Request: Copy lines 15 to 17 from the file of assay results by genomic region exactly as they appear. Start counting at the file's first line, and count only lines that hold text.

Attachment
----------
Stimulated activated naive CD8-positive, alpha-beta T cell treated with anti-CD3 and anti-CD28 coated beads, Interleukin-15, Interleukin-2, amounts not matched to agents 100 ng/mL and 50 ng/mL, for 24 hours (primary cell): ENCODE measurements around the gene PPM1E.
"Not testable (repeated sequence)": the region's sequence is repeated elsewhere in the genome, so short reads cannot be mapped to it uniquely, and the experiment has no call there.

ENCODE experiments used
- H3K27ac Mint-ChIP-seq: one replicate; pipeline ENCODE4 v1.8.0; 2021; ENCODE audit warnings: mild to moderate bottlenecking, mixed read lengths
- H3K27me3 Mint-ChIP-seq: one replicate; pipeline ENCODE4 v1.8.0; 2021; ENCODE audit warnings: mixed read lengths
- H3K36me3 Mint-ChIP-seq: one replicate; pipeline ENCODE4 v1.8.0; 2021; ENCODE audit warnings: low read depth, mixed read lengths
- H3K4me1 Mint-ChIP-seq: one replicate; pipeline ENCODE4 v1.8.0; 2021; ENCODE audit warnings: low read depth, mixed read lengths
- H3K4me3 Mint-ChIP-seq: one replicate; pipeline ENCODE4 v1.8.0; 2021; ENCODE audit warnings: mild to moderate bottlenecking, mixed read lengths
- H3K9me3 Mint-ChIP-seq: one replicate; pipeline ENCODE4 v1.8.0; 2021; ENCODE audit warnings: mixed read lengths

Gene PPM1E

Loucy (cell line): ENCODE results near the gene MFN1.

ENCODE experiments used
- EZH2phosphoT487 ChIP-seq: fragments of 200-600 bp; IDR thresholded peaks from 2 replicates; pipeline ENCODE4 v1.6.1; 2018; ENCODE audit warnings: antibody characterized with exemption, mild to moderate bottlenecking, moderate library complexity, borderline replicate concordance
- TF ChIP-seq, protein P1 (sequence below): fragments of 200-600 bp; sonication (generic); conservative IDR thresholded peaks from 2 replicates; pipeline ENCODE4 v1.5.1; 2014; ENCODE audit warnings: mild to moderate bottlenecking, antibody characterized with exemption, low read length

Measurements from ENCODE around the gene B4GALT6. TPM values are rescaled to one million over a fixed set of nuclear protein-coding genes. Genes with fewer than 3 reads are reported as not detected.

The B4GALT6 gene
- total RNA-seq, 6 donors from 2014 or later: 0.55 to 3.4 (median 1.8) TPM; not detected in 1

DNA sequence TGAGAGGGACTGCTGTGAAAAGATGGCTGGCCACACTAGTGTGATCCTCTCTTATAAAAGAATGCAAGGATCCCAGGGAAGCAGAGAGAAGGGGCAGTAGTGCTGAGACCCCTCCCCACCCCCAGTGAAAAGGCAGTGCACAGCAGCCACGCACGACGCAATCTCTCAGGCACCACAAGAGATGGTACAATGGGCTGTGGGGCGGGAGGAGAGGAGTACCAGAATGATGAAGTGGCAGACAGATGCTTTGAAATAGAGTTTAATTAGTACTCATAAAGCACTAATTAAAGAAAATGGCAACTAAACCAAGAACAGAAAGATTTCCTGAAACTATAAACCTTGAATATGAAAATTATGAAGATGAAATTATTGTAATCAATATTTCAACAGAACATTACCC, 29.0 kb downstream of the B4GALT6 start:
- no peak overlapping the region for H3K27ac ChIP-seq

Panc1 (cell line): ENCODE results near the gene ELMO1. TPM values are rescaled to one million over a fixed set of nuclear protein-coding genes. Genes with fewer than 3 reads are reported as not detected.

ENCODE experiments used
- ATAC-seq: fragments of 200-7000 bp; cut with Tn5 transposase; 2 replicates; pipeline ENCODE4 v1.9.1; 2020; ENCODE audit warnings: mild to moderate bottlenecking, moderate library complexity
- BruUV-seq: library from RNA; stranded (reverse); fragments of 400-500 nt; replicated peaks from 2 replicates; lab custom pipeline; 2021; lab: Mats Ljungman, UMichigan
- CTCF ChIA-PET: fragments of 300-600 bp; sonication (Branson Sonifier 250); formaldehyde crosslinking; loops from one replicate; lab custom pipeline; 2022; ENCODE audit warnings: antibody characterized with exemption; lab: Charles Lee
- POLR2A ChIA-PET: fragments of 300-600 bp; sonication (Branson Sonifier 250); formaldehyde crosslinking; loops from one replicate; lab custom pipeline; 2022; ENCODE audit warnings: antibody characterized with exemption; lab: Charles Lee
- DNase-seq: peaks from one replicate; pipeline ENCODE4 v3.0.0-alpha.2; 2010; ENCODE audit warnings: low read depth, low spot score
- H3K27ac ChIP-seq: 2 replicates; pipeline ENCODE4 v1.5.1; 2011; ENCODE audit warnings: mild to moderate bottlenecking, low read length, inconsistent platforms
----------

Measurements from ENCODE around the gene B4GALT6. TPM values are rescaled to one million over a fixed set of nuclear protein-coding genes. Genes with fewer than 3 reads are reported as not detected.

The B4GALT6 gene
- total RNA-seq, 6 donors from 2014 or later: 0.55 to 3.4 (median 1.8) TPM; not detected in 1